On Thursday October 11th, two companies within the healthcare sector announced significant developments that have sent shares considerably higher during today's intraday session. The first of these companies announced a development with regard to meeting European compliance requirements and the second announced it has initiated its Athena clinical trial.
CorMedix (NYSEMKT:CRMD), which is headquartered in Bridgewater, New Jersey, is "a development stage pharmaceutical and medical device company focused on developing and commercializing therapeutic products for the treatment of cardiac and renal dysfunction, primarily in the dialysis and non-dialysis areas. The company's principal product under development includes CRMD003 (Neutrolin) for the prevention of catheter related bloodstream infections and maintenance of catheter patency in central venous catheters used for vascular access in hemodialysis patients. Its products also include CRMD004, a pressure sensitive gel that is in pre-clinical Phase." (Profile: Yahoo Finance).
One of the company's main goals has been to achieve European regulatory compliance with regard to obtaining the ISO 13485:2003 certification. It was announced earlier today that CRMD has taken a number of steps to ensure that such compliance requirements have been met. This certification opens a critical door for the company, and gives it the ability to engage in the sale of medical devices throughout the European Union. Such a development is a positive catalyst for potential shareholders simply because it has the ability to significantly affect CRMD's bottom line over the next few years.
Cytori Therapeutics (NASDAQ:CYTX), which is headquartered in San Diego, California, "engages in developing cell therapies based on autologous adipose-derived stem and regenerative cells (ADRCs) to treat cardiovascular disease and repair soft tissue defects. It offers Celution 800 System on a pre-launch basis, which is used for certain soft tissue procedures, including breast reconstruction; sells Stem Source cell banking line, encompassing three product configurations, to hospitals, plastic surgery clinics, tissue banks, and stem cell banking companies; and commercializes Puregraft System that is designed to streamline the fat graft preparation process by selectively washing and filtering the tissue to remove contaminants in a closed sterile field." (Profile: Yahoo Finance).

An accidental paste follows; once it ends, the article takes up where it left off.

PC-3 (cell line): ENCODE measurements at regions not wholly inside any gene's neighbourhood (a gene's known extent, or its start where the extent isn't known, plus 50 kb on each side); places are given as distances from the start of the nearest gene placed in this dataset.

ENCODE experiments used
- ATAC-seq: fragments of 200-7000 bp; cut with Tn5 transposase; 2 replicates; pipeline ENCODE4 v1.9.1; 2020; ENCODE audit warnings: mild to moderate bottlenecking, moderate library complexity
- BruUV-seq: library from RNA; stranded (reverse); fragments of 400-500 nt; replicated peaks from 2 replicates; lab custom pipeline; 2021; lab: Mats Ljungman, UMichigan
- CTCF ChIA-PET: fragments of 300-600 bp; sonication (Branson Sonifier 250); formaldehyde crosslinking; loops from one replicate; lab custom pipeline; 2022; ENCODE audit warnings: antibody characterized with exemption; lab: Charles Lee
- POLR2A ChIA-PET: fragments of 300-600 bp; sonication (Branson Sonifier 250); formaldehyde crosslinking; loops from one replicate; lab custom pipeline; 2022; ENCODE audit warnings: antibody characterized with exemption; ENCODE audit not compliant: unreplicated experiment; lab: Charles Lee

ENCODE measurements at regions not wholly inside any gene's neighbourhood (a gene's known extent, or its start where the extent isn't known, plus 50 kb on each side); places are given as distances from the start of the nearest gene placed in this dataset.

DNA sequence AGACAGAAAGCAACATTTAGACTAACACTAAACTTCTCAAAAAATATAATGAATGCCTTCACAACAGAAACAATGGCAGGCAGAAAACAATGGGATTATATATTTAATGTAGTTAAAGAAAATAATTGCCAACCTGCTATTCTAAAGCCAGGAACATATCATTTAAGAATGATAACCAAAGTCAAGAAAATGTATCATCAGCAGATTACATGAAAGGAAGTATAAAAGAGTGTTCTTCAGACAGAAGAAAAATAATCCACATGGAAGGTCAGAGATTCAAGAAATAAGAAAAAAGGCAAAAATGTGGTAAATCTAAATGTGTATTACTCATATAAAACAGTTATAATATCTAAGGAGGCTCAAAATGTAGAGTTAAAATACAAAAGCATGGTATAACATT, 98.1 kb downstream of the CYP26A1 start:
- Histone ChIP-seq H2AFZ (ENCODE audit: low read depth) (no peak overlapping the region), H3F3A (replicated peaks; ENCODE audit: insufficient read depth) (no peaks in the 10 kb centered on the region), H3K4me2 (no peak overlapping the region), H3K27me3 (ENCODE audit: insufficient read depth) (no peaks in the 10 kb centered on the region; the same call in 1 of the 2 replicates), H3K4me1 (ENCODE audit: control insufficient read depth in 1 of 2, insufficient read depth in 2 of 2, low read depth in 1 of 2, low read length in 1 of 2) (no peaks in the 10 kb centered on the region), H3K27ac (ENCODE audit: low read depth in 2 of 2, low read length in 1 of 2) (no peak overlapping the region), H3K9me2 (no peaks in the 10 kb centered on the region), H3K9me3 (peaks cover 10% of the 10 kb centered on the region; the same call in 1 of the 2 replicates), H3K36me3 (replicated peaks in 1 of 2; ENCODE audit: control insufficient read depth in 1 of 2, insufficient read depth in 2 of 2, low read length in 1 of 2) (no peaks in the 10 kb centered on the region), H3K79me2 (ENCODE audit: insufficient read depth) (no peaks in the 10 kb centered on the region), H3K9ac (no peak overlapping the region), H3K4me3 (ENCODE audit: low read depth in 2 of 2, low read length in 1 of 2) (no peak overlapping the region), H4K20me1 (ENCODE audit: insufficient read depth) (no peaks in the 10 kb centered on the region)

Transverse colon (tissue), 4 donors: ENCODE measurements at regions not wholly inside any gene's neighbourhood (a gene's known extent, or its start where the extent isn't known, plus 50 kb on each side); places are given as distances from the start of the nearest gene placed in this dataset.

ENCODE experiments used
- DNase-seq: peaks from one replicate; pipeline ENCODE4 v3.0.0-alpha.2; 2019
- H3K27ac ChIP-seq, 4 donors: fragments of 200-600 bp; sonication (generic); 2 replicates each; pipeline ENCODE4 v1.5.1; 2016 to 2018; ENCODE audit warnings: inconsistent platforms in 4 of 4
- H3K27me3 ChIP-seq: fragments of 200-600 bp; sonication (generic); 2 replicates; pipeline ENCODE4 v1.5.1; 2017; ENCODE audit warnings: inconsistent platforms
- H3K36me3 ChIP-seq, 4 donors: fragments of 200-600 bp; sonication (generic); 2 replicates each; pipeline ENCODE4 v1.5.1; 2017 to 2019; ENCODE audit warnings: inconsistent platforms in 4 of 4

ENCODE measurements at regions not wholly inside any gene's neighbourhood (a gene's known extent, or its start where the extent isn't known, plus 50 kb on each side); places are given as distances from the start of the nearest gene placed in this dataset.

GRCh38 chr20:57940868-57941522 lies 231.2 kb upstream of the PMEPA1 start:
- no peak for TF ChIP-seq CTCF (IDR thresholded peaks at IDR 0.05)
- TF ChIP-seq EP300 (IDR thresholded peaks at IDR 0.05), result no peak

The big news out of Cytori came when the company announced that it had treated its first patient in its US-based heart failure clinical trial. According to an article featured on Business Wire, "the trial will measure several endpoints, including peak oxygen consumption (VO2 Max). VO2 Max is an objective functional measurement that can be predictive of outcomes in heart disease, including mortality, and is commonly used as a primary determinant for qualifying patients for heart transplantation. Additional endpoints include perfusion defect, left ventricle end-systolic and diastolic volume and ejection fraction at six and 12 months. ATHENA will also evaluate medical economic factors such as rate of re-hospitalization and heart failure symptoms such as angina and quality of life at 12 months." If CYTX can meet all of the endpoints with regard ATHENA, including preservation of a patient's life through the procedures administration, potential investors have a great opportunity to get in while the iron is hot. I strongly believe that a successful clinical trial (though each phase) could untimely result in any number of positive outcomes that include but are not limited to the idea of an acquisition, enhanced quarterly and annual results, and exponential growth if and when such a procedure is approved by the FDA.
Should potential investors consider positions in Both CorMedix and Cytori based on the recent developments at each company? Yes they certainly should. The potential at CorMedix will directly affect earnings considering the fact the company has met compliance requires for an ISO 13485 certification. The potential at Cytori opens the door to a number of possibilities that are all heavily dependent on the success of the company's ATHENA trials.
Are there any negative catalysts potential investors should consider before establishing a position in either company? As is the case with any small-cap company, potential investors need to keep in mind some of the negative catalysts that go hand-in-hand with both CorMedix and Cytori. In the case of CorMedix, ISO compliance can mean some pretty things for the company's bottom line, but if sales expectations fall short or if there is either an EU or US rejection with regard to CRMD003 or CRMD004, the stock could be in for a serious haircut. In the case of Cytori, the one thing potential investors should keep in mind is the fact that ATHENA is still in its early stages and therefore any number of things could go wrong, such as an unexpected increase in patient mortality. Though not intended to deter potential investors these are variables that must be taken into account before an investment decision is made.